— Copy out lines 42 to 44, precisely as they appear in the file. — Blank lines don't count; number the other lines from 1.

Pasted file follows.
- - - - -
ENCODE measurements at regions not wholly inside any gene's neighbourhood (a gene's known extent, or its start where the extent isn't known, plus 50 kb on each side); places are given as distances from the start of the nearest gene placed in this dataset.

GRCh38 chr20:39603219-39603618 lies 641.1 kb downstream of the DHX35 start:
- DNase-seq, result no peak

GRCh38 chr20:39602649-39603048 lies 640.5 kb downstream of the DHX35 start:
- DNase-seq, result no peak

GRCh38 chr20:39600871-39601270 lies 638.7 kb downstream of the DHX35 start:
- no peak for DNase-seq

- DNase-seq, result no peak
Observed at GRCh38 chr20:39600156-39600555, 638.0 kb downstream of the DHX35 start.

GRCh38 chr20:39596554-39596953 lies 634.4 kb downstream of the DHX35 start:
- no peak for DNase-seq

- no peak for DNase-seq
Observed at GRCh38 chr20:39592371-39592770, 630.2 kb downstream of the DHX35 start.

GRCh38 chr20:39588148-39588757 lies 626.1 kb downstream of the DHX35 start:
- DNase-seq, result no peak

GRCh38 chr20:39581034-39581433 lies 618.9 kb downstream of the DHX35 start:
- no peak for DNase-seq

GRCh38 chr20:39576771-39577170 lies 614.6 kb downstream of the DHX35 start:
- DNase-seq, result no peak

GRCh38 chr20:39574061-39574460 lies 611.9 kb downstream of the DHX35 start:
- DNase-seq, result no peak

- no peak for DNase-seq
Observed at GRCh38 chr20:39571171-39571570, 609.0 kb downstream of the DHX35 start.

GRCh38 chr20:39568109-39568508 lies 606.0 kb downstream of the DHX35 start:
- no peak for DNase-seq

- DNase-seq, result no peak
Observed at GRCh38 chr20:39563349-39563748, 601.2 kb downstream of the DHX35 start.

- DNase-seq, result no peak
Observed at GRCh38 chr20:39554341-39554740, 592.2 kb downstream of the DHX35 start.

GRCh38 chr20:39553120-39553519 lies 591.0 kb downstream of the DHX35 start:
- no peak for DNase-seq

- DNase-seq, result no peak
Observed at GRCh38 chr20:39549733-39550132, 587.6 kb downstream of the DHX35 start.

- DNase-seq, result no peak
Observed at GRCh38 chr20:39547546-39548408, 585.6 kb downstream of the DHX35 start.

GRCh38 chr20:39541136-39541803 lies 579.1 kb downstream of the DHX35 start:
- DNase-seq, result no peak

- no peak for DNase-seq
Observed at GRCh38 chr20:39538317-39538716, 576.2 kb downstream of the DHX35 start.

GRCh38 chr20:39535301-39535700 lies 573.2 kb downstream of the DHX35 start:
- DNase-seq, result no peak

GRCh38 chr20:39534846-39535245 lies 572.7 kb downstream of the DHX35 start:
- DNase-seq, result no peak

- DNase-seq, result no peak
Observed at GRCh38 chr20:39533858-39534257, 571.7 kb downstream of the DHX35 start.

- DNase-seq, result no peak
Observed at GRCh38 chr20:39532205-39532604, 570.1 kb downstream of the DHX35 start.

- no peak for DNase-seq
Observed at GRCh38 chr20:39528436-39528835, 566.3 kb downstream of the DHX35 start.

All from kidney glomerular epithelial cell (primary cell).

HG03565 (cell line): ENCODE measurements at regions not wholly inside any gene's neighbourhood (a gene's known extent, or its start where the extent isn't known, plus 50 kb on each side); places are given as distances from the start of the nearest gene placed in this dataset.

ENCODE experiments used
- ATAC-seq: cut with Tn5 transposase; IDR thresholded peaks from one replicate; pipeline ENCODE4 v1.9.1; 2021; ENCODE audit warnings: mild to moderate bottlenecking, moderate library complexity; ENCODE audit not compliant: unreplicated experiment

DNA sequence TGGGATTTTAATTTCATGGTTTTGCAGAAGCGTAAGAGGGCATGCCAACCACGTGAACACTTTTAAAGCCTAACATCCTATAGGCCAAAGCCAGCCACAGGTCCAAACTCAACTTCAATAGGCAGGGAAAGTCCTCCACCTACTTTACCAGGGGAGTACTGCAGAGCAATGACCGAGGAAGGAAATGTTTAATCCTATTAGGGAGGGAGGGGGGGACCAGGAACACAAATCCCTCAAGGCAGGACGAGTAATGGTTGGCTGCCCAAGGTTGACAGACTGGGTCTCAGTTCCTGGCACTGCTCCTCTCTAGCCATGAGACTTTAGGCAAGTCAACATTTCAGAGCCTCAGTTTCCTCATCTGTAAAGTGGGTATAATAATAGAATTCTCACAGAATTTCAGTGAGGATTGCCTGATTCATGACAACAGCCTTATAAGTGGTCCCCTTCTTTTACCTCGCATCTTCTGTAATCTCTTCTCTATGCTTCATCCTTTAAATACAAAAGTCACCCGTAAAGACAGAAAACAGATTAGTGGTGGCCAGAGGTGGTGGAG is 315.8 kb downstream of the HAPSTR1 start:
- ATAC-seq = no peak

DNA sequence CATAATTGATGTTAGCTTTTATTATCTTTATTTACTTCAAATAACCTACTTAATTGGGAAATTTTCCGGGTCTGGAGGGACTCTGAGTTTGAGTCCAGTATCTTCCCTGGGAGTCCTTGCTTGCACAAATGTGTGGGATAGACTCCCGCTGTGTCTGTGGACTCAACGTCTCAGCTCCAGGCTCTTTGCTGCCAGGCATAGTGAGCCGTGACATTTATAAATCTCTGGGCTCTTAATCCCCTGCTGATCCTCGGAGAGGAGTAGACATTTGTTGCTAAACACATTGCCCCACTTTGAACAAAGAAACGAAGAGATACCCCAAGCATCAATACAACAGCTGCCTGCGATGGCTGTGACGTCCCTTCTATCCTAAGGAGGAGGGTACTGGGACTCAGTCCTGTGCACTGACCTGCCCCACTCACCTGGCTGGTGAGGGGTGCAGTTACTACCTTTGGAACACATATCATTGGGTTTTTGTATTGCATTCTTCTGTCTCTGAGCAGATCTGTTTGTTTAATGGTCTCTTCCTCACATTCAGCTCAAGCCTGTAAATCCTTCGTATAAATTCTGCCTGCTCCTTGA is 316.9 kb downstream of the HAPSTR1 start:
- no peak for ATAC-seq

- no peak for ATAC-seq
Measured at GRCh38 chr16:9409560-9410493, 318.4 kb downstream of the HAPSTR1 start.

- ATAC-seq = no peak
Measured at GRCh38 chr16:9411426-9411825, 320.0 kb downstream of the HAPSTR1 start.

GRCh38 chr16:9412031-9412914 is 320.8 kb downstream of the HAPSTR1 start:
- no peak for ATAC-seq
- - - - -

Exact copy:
GRCh38 chr20:39534846-39535245 lies 572.7 kb downstream of the DHX35 start:
- DNase-seq, result no peak

- DNase-seq, result no peak